Routine fills her existence, and when the routines of friendship and work cannot be found, she constructs new and even unnecessarily complicated routines: cross the road to find the sewer where she hid her boots, change out of shoes into boots to cross the mud to reach the lake where she's set up fish traps with bobbypins and broken bottles, every day. She doesn't even keep the fish.
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10 of 10 people found the following review helpful By silverhill on May 10, 2006
Format: DVD
one of the most amazing films to ever be made. Rosetta is the compelling and moving story of a young girl that faces hardships beyond her years. Loss of a job, dealing with her alcholic mother and the center of all of this desperation, to have a good life, and get things going in the right direction, she betrays a friend, begs for jobs and sneaks in and out of the trailer park she and her mother live in, ironically called "the grand canyon".

Rosetta has an iron clad determination that drives her, and she will not give up no matter what.

An extremely real, gritty, emotional and touching film that won numerous awards for the actress playing rosetta(?milie Dequenne) as well as for Jean-Pierre Dardenne & Luc Dardenne at the cannes film festival.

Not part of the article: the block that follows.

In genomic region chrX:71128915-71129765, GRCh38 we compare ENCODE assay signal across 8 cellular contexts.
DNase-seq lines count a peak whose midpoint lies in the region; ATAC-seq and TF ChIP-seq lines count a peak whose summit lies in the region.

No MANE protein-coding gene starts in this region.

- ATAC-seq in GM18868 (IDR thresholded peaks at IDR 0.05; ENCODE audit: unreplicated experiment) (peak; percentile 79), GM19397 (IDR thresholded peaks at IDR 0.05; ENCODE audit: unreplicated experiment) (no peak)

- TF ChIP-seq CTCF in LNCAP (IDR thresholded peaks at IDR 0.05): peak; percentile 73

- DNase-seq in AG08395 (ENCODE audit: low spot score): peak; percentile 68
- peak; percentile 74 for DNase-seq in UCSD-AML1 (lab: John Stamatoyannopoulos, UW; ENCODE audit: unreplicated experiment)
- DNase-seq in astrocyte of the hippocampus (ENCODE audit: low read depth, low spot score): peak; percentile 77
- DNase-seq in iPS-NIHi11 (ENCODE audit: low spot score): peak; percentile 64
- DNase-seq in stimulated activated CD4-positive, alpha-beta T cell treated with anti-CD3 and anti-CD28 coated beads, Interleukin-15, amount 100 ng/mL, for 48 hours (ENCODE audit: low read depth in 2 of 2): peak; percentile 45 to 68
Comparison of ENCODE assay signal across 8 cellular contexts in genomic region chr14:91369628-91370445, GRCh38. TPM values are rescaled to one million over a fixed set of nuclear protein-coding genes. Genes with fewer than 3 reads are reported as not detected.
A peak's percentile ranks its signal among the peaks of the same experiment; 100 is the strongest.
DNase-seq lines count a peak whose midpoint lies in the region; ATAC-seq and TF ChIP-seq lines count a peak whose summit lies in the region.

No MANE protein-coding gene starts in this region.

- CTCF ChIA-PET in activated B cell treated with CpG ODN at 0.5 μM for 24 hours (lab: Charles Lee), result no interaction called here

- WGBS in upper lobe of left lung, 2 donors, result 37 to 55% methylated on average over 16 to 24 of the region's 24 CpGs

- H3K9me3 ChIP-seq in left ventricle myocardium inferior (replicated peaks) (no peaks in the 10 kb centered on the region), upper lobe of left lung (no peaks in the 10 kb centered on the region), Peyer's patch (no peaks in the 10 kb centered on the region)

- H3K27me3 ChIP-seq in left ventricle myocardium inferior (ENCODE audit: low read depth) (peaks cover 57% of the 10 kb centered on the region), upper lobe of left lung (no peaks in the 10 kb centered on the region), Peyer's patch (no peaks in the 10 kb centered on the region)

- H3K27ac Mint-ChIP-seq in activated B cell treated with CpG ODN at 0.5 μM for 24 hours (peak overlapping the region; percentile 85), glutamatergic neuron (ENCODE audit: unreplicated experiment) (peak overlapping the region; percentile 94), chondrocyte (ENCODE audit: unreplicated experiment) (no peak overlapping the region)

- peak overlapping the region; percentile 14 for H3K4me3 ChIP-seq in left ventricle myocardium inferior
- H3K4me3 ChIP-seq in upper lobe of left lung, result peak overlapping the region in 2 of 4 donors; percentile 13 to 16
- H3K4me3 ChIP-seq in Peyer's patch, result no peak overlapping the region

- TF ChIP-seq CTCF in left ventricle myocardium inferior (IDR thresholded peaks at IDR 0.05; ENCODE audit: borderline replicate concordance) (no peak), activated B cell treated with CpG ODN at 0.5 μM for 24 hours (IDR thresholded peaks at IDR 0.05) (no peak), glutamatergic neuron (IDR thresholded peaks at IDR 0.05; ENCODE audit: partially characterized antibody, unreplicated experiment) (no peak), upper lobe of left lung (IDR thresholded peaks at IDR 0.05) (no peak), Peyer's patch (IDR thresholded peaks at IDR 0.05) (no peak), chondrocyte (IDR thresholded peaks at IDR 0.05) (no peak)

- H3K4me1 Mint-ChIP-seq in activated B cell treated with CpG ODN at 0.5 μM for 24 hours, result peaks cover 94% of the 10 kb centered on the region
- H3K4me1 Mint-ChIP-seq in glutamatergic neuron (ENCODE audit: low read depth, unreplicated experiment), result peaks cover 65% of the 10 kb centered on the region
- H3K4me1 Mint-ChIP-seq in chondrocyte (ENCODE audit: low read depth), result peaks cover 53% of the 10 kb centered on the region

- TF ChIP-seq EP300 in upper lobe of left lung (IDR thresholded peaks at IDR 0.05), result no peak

An absolute treasure.
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9 of 10 people found the following review helpful By J. lopez on October 17, 2000
Format: DVD
Rosetta,a film that deals with the struggles of a young woman who has just been fired from her job at a factory in Belgium,was an extremely pleasant surprise for me.Emilie Dequenne's performance in the lead role is riveting,realistic,raw,and energetic.If this were a film financed by hollywood,there's no doubt her gender would have been exploited,and she would have been some sexpot with boy troubles.Not so in this cinematic effort.The focus is almost entirely on her effort to secure employment just so she can get a meal and help her alcoholic mother with the rent.She doesn't have time to chase boys,she's only concerned with surviving.The most startling aspect of this film is it's avoidance of manufactured sentimentlity,complete with cheasy music,to get the viewer to sympathize with her predicament.There's no epiphanies,startling revelations,or some cheap trick ending tacked on for marketing purposes.The way the film is shot(16mm or digital video(i'm not sure),handheld tracking shots,what seems like natural lighting)gives it a powerful,frenetic feel.Some people are turned off by the camera movement,but to do it any other way would negate the spontaneous,out of control atmosphere(maybe it doesn't bother me because i spent almost 2 years out at sea without getting sick).The camera follows her every move,you'll feel like a peeping tom stalking this young lady.The supporting cast are all solid,but it's really Dequenne's show,it's the main reason to seek out this hidden gem.Highly recommended,especially for the art house crowd.My only complaint,and it's not with the film itself,is that,why can't more director's take chances with movies such as Rebecca.Read more ›